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So I've been in Riga for a few days now and found this great book that I can't remember the name of (will have to go back and see again) about Latvian soldiers in the Great War. Here is a photo I found interesting and thought you'd all enjoy.
 

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Be sure to visit the military museum in old town Riga. The Occupation Museum is superb, as well, but the military museum has a lot of WW1 and WW2 items.
 

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Be sure to visit the military museum in old town Riga. The Occupation Museum is superb, as well, but the military museum has a lot of WW1 and WW2 items.
Next time I'm not taking the wife with me there - had to rush through as she had very little interest. On the other hand my son is starting to appreciate history, so maybe he will go with me.
I remember going to "pulvertornis" as a kid with my dad.
 

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And of Course, S&B (Sellier and Bellot) had a Plant in Riga (Latvia) to make .303 Marka VII Ball for all three Baltic Countries (Packed in British made Mark I and II Chargers, 10 round card packets.) Headstamp SB/ 38/R/19/ (Clockwise).

Also, besides the Vickers, Lewis Guns in the Army, the Latvian Airforce used Vickers and Lewises and Vickers GO guns in the Planes, (British) as well as some Czech designed and Built 7,7 guns in the Avia Fighters bought from CS.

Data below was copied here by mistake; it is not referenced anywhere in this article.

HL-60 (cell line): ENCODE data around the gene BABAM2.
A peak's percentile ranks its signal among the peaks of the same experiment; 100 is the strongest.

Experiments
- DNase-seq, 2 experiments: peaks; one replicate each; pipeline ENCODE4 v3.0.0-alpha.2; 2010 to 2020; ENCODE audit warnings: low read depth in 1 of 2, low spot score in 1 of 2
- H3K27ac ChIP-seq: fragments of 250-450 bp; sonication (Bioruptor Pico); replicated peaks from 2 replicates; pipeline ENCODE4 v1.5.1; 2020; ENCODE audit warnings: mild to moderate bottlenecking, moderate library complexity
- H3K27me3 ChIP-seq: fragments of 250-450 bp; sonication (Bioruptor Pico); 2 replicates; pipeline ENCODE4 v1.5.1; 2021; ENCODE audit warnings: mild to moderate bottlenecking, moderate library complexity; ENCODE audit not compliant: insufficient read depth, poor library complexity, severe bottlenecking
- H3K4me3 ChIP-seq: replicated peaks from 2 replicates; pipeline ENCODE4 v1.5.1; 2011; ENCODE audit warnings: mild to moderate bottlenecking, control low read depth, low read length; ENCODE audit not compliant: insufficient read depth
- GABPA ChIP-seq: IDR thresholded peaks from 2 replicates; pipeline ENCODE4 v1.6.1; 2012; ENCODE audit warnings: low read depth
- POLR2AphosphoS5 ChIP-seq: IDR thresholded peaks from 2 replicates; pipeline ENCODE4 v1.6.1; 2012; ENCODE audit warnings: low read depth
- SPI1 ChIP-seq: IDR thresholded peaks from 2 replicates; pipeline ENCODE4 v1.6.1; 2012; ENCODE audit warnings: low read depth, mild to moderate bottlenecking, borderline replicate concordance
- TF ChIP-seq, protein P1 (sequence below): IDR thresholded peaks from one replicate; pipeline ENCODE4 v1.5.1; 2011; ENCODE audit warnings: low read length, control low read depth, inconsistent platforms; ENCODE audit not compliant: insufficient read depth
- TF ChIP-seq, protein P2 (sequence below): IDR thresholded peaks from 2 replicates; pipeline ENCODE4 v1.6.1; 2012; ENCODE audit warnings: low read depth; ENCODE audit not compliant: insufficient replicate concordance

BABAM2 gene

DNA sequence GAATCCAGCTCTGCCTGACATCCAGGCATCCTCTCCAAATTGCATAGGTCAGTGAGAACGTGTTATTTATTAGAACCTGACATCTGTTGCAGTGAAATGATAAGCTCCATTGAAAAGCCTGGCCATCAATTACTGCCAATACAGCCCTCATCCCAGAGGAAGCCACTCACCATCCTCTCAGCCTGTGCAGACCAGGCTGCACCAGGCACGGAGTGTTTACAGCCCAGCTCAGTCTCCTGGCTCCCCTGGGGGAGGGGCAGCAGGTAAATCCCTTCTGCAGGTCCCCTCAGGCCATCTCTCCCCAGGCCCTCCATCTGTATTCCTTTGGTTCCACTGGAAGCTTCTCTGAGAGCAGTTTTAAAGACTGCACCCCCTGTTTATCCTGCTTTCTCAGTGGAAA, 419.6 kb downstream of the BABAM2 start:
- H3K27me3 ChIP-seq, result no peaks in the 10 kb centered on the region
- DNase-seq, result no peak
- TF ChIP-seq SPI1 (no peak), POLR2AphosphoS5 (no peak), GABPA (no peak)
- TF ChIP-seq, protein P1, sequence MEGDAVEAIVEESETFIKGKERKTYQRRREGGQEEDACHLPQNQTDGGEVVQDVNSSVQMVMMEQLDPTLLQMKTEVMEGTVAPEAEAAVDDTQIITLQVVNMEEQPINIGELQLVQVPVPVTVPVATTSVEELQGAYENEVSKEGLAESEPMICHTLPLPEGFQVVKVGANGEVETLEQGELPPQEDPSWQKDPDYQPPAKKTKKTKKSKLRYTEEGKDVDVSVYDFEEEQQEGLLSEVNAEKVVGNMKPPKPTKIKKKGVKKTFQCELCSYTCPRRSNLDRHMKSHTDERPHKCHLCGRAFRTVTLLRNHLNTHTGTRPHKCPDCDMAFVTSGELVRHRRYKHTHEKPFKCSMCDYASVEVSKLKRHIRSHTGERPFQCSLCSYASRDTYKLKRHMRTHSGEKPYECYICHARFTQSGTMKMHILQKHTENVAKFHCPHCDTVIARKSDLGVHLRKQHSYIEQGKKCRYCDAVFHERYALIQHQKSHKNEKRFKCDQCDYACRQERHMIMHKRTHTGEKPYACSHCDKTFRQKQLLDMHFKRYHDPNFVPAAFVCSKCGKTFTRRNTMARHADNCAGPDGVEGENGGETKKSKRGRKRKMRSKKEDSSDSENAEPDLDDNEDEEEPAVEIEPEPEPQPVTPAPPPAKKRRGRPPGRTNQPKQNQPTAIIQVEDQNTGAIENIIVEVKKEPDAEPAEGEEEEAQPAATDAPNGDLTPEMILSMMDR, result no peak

Doc AV Great Historic Photos.
 

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Nice pics guys. Citen, those are awesome 1895 Win pics. Kind of funny I have absolutely no interests in lever guns. Would be hard for me care less about any lever gun. Except the 1895 Win in 7.62x54R. Thanks for sharing guys.
 

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So I've been in Riga for a few days now and found this great book that I can't remember the name of (will have to go back and see again) about Latvian soldiers in the Great War. Here is a photo I found interesting and thought you'd all enjoy.
Both of my Latvian Grandfathers fought after World War I for freedom. My Dad said they both used American-made Winchester M1917 rifles! They were very similar to the British P14s, but were chambered in U.S. .30-'06 instead of British .303. The bayonets were interchangeable. When the American troops (Yes!) came to Russia in the early 1920s to help the Whites fight the Reds, all the American soldiers had the M1917. Some of these rifles remained with the Baltic Republics after the Americans left, and many survived until and through World War II. I purchased one of these reconditioned M1917s as a tribute to my Grandfathers for the 100th anniversary of the freedom of Latvia, Lithuania, and Estonia, in 2017-18. Then I sold it back to the gunsmith who did the work, and sold it to th79-year old son whose 97-year old father used one in his WW II Navy training!
 
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